Due to a lack of internet facilities, updating the blog has proved to be a little difficult. But anyway, three movies of interest released last week. Here’s what I thought of them:
Shaitan: Despite Indian critics raving about it, I think it was a rather weak film, especially so by Anurag Kashyap’s own self-imposed standards. He is a film maker that boasts of realism and novelty in his works and Shaitan had neither of these. In terms of plot, it was essentially inspired by the Akshay Kumar starrer Khiladi mixed with Cruel Intentions and several other poorer Hollywood teen drama movies. 5 over-privileged, debauch kids decide to stage a kidnapping to extort money from their parents and in the process, bite off way more than they can chew. Sound familiar? Also, it was laughably unrealistic particularly in the post-interval portions. The characters lacked depth and the film has a judgmental tone that is shockingly illiberal. Not everyone who has sex, is promiscuous and indulges in drugs are repressed maniacs with a propensity for violence. Nevertheless, it was stylistically classy and well-executed. The soundtrack is excellent and the photography is brilliant in certain portions with interesting use of light and shadow. There was also some experimenting in the story telling by Bejoy Nambiar, who shows promise as a director. The performances were strong but the one stand out performance was that of Kalki Koechlin. Overall, this is perhaps the weakest of Kashyap’s films since No Smoking.
X Men: First Class: With Layer Cake and Kick-Ass, the one thing Matthew Vaughn proved is that he is one of the most stylish storytellers today. Here, he attempts to resuscitate the fledgling X Men series and while he fails to restore its glory in its entirety, he is successful enough to make us hunger for more. The prequel begins with providing us with the origins of Eric Lensherr (Michael Fassbender), a Nazi concentration camp survivor and Charles Xavier (James McAvoy), a privileged and brilliant Professor specialising in the study of mutations at Oxford. When the CIA stumbles upon a plot to start World War III by the sinister Sebastian Shaw (Kevin Bacon), it recruits the two mutants to find others like themselves and save the world from destruction. While the film is suave and stuffed with immense amounts of cool, it lacks the substance and spirit that could have taken the series to the next level. The story suffers for the sake of style and there is little character development worth talking about. The only exception to the character of Eric Lensherr which benefits from a fantastic performance from Michael Fassbender who plays the powerful but damaged Magneto to perfection. Overall, this is a good but not great movie. A superb cameo from Wolverine though.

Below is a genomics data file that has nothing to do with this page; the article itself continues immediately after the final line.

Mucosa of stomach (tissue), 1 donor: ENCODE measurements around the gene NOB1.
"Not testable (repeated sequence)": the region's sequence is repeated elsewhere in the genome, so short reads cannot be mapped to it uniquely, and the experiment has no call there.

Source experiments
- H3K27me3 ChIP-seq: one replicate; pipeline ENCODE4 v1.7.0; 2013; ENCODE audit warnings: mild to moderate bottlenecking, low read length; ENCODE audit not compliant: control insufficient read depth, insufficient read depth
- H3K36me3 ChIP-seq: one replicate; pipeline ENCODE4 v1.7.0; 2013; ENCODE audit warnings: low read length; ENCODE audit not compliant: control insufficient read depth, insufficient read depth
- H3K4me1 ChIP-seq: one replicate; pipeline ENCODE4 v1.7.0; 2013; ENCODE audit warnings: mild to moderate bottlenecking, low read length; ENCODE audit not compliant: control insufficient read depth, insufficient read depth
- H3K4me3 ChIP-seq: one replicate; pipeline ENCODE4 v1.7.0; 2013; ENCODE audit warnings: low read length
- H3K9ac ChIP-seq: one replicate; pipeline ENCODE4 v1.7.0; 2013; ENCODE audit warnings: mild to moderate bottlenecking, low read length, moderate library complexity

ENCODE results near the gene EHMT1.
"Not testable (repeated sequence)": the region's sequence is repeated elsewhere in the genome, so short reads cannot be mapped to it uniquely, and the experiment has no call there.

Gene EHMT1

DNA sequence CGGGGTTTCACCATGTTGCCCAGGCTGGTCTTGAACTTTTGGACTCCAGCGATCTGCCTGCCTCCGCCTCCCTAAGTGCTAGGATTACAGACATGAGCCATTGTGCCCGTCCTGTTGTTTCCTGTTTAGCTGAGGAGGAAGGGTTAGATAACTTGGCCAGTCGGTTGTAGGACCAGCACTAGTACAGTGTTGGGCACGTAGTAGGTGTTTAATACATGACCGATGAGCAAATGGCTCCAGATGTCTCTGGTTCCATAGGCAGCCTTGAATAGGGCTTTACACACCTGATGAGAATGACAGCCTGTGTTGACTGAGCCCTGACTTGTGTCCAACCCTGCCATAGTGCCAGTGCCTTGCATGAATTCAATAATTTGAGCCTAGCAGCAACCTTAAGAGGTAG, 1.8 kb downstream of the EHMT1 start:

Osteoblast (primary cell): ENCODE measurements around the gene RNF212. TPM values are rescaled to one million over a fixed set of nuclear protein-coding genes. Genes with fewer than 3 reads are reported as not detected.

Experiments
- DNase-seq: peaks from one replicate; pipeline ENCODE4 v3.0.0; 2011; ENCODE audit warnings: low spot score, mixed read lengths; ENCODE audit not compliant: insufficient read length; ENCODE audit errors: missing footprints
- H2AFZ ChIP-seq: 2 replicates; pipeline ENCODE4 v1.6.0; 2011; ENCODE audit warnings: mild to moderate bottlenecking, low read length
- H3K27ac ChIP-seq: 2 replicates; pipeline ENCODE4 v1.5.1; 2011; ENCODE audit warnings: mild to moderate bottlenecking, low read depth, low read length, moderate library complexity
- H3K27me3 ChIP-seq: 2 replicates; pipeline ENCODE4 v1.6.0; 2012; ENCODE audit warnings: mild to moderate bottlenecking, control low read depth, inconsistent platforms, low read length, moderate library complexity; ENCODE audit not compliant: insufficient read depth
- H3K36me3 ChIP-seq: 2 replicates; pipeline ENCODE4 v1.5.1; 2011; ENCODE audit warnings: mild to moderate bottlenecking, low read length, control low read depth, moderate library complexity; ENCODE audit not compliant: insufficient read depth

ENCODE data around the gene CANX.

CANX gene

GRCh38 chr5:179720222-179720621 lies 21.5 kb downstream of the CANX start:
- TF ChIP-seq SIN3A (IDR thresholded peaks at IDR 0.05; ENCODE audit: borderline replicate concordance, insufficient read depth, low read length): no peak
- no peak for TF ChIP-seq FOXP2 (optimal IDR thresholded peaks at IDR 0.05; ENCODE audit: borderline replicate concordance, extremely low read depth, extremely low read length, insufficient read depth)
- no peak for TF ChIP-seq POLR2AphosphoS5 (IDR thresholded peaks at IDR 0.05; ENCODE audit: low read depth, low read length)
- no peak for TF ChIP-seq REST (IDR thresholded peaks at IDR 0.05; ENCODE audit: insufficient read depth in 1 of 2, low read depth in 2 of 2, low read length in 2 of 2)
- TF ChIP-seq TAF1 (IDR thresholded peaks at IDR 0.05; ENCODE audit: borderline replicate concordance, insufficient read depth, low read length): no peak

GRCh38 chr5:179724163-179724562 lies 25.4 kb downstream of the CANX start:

West is West: A considerably improvement over East is East, this film was entirely different in substance and tone taking a much more serious approach than the first film. It is less crass, lewd and doesn’t play to the galleries like East is East did. Here, Jahangir Khan a.k.a. George (Om Puri) takes his last born Sajid (Aqib Khan) to his homeland in Pakistan to make him acquainted with his roots. In so doing, he confronts his first wife and the family he left behind 30 years ago leading to hilarity and poignancy in equal measure. Written with great wit and uncharacteristic amounts of intelligence, the film depicts the alternate culture and life in the Orient without mystifying or demonsing it. Its non-judgmental tone and emphasis on symbiosis is laudable. The humour is plenty in supply and works brilliantly in a lot of places. The verbal sparring between Pir Naseem and Sajid are some of the best written portions of the film. The director also does a remarkable job of contrasting Sajid’s journey of self-discovery with:George’s journey of re-discovery which involves facing his past. The performances of Om Puri, Ila Arun and Nadim Sawalha are simply outstanding. Ila Arun particularly pitches in a powerful and haunting act. Only one flaw: set in 1976, the film lacks a strong sense of time and place, which could have elevated the film to another level. Nevertheless, this is a thoroughly entertaining and insightful film that should not be disregarded.